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‘Tis the Season

We will soon be in the “’Tis the Season” time of year, with its holiday shopping, gatherings with family and friends and a myriad of eating opportunities. In addition to having extra treats at home, many of us will be enjoying luncheons and cookie platters at work. It is a tempting time of year to throw caution to the wind and, in fact, the average American can gain as much as 8 pounds from Thanksgiving to New Year’s Day. Those extra pounds can take months to shed, therefore, let’s see if we can minimize the damage with a few good tips for healthy holiday eating and ideas for remaining physically active.

Family eating thanksgiving dinner

Many of our favorite holiday recipes can be tweaked to reduce the fat and sodium (salt) content, reduce the calories and remain delicious. Here are a few tips for making a change:

  • Substitute a low sodium broth or bouillon for a regular one, which can have as much as 763 mg of sodium/cup. Keep in mind that the Dietary Guidelines for Americans recommends no more than 2300 mg of sodium/salt daily for adults.
  • In many desserts such as quick breads (pumpkin loaf, cranberry bread, zucchini bread) and even brownies, try substituting 1/3 to 1/2 of the oil with either applesauce or pureed prunes found in the baby foods isle of your store.
  • Use a reduced fat cheese in recipes that call for regular cheeses.
  • Low-fat or fat-free plain yogurt can be used in place of sour cream or mayonnaise. Reduced fat sour cream is also an option. Depending on the recipe, you may be able to substitute Neufchatel cheese for cream cheese. It has 72 calories/6gms of fat per ounce vs. 99 calories/ 9.75gms of fat in one ounce of regular cream cheese.
  • Try roasted vegetables instead of au gratin.
  • Sliced/slivered almonds are a great way to top your favorite casseroles instead of using fried onions.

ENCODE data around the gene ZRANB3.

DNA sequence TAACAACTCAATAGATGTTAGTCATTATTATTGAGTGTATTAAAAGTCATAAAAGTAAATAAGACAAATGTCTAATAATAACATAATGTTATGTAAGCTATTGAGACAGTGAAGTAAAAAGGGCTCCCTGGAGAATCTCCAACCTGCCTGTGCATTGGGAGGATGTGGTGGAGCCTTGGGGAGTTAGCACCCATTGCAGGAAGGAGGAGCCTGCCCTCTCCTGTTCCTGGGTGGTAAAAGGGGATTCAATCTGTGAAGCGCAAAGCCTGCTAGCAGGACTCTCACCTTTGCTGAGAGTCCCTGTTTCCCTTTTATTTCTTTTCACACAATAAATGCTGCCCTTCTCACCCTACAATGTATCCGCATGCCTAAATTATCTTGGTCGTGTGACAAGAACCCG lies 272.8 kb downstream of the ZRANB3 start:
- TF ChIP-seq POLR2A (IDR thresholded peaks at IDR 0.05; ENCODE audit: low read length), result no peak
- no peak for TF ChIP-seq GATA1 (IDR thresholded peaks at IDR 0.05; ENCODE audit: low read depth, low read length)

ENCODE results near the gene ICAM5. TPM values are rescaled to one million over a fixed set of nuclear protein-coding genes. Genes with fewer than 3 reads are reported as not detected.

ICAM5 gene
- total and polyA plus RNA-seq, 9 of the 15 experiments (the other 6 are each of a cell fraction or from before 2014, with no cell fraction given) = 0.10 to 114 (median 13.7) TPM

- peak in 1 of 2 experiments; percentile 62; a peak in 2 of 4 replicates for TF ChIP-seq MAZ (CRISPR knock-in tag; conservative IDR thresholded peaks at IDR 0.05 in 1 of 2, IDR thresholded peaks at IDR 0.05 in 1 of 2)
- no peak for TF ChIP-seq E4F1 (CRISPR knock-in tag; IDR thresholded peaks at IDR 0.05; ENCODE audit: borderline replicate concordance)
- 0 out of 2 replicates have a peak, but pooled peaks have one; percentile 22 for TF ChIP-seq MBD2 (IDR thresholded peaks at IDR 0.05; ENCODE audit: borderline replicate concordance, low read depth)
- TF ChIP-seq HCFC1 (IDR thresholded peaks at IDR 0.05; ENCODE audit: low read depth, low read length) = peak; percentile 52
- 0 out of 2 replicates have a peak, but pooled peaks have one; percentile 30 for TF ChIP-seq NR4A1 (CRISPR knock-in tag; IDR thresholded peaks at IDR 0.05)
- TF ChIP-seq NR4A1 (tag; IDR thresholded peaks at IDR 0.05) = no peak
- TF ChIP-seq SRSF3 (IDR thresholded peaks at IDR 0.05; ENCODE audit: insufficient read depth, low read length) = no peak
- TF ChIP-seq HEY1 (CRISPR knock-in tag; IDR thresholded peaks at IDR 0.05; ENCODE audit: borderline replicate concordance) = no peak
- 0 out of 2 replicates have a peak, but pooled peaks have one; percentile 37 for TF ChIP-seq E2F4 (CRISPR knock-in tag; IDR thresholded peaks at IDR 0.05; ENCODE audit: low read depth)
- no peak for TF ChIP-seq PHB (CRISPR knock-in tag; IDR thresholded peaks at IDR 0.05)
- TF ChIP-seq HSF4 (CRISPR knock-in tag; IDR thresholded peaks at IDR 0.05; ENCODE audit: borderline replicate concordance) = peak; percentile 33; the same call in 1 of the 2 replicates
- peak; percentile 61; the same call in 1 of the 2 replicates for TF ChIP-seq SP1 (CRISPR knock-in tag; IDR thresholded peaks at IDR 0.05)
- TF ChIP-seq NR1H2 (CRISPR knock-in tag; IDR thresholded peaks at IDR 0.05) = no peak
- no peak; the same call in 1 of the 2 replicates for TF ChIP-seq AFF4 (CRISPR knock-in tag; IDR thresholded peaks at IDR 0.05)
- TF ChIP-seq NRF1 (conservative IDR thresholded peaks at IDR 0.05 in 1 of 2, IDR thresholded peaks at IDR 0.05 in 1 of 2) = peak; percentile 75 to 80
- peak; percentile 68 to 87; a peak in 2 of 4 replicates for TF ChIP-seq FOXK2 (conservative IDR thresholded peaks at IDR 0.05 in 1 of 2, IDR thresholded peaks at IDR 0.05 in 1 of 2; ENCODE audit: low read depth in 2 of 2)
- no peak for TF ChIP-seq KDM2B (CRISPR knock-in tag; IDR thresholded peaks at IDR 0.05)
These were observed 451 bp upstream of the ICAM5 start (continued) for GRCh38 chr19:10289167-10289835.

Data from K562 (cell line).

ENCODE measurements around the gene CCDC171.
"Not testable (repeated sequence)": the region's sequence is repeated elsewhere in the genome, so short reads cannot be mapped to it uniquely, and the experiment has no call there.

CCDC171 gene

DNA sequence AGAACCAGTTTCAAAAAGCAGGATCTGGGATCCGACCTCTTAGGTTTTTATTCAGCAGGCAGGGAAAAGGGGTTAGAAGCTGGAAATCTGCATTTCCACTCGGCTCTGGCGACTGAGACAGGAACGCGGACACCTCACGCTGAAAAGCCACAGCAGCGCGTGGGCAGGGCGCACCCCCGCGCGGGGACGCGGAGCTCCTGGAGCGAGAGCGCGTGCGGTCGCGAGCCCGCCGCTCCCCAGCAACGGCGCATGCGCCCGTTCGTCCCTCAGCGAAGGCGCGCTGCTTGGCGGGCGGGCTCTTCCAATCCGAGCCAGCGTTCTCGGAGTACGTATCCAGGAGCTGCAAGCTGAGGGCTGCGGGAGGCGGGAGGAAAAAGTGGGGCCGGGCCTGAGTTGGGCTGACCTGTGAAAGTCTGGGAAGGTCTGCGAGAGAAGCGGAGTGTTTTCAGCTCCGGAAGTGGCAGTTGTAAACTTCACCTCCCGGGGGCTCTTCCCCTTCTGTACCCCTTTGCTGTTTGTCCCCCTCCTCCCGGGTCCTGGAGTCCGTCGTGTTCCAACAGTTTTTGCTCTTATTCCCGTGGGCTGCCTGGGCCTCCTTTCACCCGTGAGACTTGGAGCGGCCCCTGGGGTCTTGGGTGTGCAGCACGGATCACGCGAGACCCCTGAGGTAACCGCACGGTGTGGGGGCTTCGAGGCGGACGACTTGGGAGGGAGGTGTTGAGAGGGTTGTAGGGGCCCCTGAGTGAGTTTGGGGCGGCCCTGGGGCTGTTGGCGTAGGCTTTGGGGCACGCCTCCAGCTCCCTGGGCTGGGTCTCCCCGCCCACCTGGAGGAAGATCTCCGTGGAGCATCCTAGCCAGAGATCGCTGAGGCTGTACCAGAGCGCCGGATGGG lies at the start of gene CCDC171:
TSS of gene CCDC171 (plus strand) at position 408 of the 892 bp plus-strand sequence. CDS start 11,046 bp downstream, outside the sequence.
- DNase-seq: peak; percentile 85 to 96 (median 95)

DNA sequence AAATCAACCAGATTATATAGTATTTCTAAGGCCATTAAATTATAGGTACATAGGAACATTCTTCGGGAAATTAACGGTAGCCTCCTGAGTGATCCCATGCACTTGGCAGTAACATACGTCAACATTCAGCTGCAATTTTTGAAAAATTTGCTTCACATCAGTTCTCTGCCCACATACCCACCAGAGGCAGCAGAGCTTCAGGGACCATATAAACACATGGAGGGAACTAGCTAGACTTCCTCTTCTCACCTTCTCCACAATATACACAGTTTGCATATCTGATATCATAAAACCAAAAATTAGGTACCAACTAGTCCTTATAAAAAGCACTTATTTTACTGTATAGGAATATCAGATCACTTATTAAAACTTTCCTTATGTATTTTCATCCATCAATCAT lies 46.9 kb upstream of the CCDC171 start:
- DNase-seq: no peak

Now we will move on to ideas for maintaining our physical activity. The holiday can be hectic, and we often feel exhausted. However, we often experience mental fatigue vs physical fatigue, so it is important to stay physically active to relieve tension.

Here are some tips for staying active through the holiday and winter season:

  • Try mall walking, it is a great option for folks who cannot safely walk outdoors in the cooler weather. Your community may have a group that routinely meets at the local mall for walks.
  • If you are a cold weather outdoor enthusiast, try ice skating, snowshoeing, cross-country skiing (look for groomed trails near you).
  • Indoor activities can include following an free online exercise video.
  • Evaluate your current physical activity level and explore your options for maintaining/increasing to 4-5 days per week, 30 min. per day or 15 minutes twice daily. Regular physical activity has many benefits, especially at times when we are experiencing mental fatigue.
Person skiing

With a little bit of planning, you can have a wonderful season and feel good about your efforts to maintain a healthy eating and physically active lifestyle.

By Diane Ford, Cornell Cooperative Extension Herkimer County